Early in my career, I owned a small marketing services business. Beyond a few computers and desks, we didn't have any assets to speak of.
I feared I wasn't building any equity in my business but, rather, just piddling away hours. I decided to look into buying a piece of commercial property to operate from as a hedge in case my business turned out to be worthless. I reasoned that at least I could sell the property when it was time to move on.
I had an advisory board of seasoned entrepreneurs, so I convened a meeting to discuss the purchase of a commercial property.
The meeting began well enough, with my outlining the merits of owning the space we operated from. Instead of paying thousands of dollars a month to a landlord, I argued, I could be paying the funds to myself. In 15 years, I calculated, I could own the property outright.
Finally, one of my advisers interrupted: 'What makes you think your marketing business isn't sellable?'
'It's just a collection of people. I have no hard assets,' I responded.
My adviser dug in. 'The only thing acquirers buy—the only thing—is the promise of a reliable stream of future profits. Focus on making your existing business more reliable and predictable, and you'll have a sellable company.'
The room went quiet; my advisers sensed I needed time to absorb this insight. After a minute or so, another adviser weighed in: 'Commercial real estate is a different business. The fastest way to jeopardize your existing business is to get distracted by starting a second business.'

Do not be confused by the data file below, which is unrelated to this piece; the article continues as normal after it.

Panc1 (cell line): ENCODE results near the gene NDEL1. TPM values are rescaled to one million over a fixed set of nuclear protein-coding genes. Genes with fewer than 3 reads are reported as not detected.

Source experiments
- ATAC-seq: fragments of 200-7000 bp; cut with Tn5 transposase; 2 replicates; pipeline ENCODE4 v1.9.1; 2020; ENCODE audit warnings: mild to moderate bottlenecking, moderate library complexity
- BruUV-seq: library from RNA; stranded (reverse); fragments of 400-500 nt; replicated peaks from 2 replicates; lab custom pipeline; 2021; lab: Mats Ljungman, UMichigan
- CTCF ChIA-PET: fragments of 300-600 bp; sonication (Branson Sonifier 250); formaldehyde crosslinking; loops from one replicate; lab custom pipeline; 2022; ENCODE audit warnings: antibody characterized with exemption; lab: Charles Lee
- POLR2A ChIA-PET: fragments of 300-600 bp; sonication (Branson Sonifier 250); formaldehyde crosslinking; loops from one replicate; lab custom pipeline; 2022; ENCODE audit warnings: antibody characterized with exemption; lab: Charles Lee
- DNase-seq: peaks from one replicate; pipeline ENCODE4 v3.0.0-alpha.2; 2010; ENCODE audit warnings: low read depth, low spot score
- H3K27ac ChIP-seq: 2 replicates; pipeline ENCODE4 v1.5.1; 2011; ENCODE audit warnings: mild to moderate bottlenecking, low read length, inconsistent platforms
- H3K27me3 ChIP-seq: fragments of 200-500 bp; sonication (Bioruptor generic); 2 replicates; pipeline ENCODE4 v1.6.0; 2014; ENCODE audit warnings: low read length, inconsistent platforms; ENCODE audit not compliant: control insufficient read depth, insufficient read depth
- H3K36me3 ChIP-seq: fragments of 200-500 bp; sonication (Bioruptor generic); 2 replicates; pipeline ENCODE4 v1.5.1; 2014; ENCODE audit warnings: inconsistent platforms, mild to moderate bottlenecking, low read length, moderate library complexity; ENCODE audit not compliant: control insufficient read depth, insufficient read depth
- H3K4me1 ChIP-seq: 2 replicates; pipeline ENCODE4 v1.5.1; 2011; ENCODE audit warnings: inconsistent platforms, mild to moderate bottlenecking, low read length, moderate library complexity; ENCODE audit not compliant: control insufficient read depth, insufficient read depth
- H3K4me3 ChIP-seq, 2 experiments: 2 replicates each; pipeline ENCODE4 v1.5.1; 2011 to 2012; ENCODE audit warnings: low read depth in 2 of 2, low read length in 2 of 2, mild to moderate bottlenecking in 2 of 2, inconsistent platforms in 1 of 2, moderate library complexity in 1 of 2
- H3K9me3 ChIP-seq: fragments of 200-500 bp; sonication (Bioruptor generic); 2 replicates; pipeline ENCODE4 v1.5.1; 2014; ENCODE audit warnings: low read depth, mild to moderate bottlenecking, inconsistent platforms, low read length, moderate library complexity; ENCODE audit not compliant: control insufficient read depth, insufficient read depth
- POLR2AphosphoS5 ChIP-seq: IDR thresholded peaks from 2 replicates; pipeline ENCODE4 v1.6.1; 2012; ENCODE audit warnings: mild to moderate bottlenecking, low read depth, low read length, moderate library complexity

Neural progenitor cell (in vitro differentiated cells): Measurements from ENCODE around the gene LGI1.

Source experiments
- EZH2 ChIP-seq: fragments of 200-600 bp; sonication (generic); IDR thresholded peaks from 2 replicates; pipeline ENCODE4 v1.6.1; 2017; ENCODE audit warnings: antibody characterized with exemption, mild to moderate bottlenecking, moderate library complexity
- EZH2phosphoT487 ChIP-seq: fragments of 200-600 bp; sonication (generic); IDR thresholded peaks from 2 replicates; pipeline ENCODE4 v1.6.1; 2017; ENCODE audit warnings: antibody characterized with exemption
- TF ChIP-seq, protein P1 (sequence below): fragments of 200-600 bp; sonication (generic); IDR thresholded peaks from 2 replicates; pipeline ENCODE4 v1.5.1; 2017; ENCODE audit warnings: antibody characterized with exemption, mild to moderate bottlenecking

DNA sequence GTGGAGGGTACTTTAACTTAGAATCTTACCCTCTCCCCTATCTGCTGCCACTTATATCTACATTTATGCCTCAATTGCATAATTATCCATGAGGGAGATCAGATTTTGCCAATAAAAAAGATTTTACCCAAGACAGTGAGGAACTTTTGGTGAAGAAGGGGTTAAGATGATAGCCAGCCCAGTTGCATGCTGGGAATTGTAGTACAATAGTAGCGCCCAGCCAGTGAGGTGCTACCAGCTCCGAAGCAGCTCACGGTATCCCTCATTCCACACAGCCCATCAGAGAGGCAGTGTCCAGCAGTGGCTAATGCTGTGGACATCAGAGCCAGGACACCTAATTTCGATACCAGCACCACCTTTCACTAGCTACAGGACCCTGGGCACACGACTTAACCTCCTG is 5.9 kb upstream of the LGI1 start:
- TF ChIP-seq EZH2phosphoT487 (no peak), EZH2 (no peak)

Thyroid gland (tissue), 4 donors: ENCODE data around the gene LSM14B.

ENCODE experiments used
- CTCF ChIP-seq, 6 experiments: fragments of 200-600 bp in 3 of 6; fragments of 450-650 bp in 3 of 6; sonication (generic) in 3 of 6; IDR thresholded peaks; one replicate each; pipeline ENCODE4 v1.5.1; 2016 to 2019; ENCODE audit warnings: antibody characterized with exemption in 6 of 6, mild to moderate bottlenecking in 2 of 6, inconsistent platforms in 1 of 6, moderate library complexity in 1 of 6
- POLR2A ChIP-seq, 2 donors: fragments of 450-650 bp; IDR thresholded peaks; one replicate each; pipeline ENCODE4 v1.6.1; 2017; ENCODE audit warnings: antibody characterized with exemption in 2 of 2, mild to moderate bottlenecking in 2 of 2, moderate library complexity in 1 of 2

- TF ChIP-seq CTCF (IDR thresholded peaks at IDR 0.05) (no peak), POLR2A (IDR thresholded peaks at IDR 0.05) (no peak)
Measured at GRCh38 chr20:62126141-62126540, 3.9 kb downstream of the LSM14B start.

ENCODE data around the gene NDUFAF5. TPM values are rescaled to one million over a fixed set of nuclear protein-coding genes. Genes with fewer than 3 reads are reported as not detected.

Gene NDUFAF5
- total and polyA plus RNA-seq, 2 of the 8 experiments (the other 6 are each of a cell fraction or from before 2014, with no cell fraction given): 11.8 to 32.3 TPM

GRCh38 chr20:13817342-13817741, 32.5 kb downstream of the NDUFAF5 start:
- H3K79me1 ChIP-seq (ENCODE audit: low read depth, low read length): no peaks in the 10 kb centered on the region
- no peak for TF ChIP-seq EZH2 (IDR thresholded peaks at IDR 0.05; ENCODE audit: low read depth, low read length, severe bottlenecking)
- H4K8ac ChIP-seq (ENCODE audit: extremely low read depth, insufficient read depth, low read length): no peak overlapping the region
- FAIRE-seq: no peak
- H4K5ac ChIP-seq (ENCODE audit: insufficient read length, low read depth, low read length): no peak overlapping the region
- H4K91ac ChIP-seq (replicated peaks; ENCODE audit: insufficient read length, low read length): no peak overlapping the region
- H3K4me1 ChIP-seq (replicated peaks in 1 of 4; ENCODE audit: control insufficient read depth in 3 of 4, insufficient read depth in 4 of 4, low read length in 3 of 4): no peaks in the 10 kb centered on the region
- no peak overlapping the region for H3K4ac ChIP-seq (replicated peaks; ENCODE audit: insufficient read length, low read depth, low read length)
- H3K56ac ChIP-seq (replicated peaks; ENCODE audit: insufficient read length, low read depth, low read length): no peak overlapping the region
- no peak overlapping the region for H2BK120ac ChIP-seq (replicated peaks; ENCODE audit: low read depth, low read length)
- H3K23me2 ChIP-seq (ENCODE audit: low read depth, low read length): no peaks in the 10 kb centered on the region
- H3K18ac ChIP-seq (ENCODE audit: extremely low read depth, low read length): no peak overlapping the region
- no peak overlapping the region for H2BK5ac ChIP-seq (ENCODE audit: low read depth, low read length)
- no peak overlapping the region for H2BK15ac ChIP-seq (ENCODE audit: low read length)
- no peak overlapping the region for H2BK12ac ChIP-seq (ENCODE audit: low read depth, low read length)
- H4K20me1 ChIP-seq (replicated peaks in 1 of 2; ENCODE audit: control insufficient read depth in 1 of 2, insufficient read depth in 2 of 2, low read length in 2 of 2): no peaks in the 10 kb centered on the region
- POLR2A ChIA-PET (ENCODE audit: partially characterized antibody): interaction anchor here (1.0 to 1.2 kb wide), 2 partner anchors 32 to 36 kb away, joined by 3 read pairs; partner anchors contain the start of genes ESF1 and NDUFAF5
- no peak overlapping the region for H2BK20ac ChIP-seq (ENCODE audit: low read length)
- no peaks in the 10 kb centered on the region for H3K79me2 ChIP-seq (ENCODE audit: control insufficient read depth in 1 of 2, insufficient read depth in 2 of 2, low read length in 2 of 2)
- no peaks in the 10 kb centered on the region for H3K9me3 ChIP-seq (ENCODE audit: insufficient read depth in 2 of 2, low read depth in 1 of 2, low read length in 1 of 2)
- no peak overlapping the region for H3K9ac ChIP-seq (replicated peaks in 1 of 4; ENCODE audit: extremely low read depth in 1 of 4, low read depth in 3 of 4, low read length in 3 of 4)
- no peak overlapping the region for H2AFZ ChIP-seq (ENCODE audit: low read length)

By the end of the meeting, all of my directors had panned the idea of buying a space for our company.
I quickly decided against buying the property and focused instead on growing my business from leased space.
Recently, I ran into a friend of mine who is a partner in a successful venture capital firm. He had just decided to move his office from downtown Toronto to Yorkville, Toronto's most exclusive real estate market.
I decided to test the advice I had been given years earlier and asked my VC friend why he had chosen to rent instead of buy, which was clearly an option given the success of his firm. 'We're in the business of finding the next big technology business,' he said. 'We don't know the first thing about commercial real estate. Why would I pretend to understand that business?'
In the end, I built a business that was worth more than the real estate I was considering buying. I'll never know if I would have still been able to pull that off while simultaneously getting into the commercial real estate business. Maybe . . . but then again, maybe not.
John Warrillow is the author of Built to Sell: Turn Your Business into One You Can Sell. He has started and exited four companies. Most recently John transformed Warrillow & Co. from a boutique consultancy into a recurring revenue model subscription business, which was acquired by The Corporate Executive Board. In 2008 he was recognized by BtoB Magazine's 'Who's Who' list as one of America's most influential business-to-business marketers.